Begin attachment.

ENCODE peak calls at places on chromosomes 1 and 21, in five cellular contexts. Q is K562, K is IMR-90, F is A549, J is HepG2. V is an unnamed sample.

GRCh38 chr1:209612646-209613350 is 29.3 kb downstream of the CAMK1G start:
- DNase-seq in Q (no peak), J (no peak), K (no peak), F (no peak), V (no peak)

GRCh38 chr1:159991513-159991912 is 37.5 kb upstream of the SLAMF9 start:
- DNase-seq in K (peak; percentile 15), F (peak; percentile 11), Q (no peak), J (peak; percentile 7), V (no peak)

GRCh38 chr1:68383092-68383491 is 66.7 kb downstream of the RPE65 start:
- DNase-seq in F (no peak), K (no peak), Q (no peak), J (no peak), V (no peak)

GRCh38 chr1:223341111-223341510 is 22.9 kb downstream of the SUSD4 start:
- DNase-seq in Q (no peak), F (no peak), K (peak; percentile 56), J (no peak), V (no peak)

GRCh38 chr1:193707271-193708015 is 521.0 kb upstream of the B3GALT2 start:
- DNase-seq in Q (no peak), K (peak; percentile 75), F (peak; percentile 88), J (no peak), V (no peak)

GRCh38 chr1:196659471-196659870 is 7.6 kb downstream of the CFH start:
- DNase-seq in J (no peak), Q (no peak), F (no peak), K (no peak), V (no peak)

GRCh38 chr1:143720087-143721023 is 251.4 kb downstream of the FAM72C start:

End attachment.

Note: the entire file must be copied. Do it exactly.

ENCODE peak calls at places on chromosomes 1 and 21, in five cellular contexts. Q is K562, K is IMR-90, F is A549, J is HepG2. V is an unnamed sample.

GRCh38 chr1:209612646-209613350 is 29.3 kb downstream of the CAMK1G start:
- DNase-seq in Q (no peak), J (no peak), K (no peak), F (no peak), V (no peak)

GRCh38 chr1:159991513-159991912 is 37.5 kb upstream of the SLAMF9 start:
- DNase-seq in K (peak; percentile 15), F (peak; percentile 11), Q (no peak), J (peak; percentile 7), V (no peak)

GRCh38 chr1:68383092-68383491 is 66.7 kb downstream of the RPE65 start:
- DNase-seq in F (no peak), K (no peak), Q (no peak), J (no peak), V (no peak)

GRCh38 chr1:223341111-223341510 is 22.9 kb downstream of the SUSD4 start:
- DNase-seq in Q (no peak), F (no peak), K (peak; percentile 56), J (no peak), V (no peak)

GRCh38 chr1:193707271-193708015 is 521.0 kb upstream of the B3GALT2 start:
- DNase-seq in Q (no peak), K (peak; percentile 75), F (peak; percentile 88), J (no peak), V (no peak)

GRCh38 chr1:196659471-196659870 is 7.6 kb downstream of the CFH start:
- DNase-seq in J (no peak), Q (no peak), F (no peak), K (no peak), V (no peak)

GRCh38 chr1:143720087-143721023 is 251.4 kb downstream of the FAM72C start: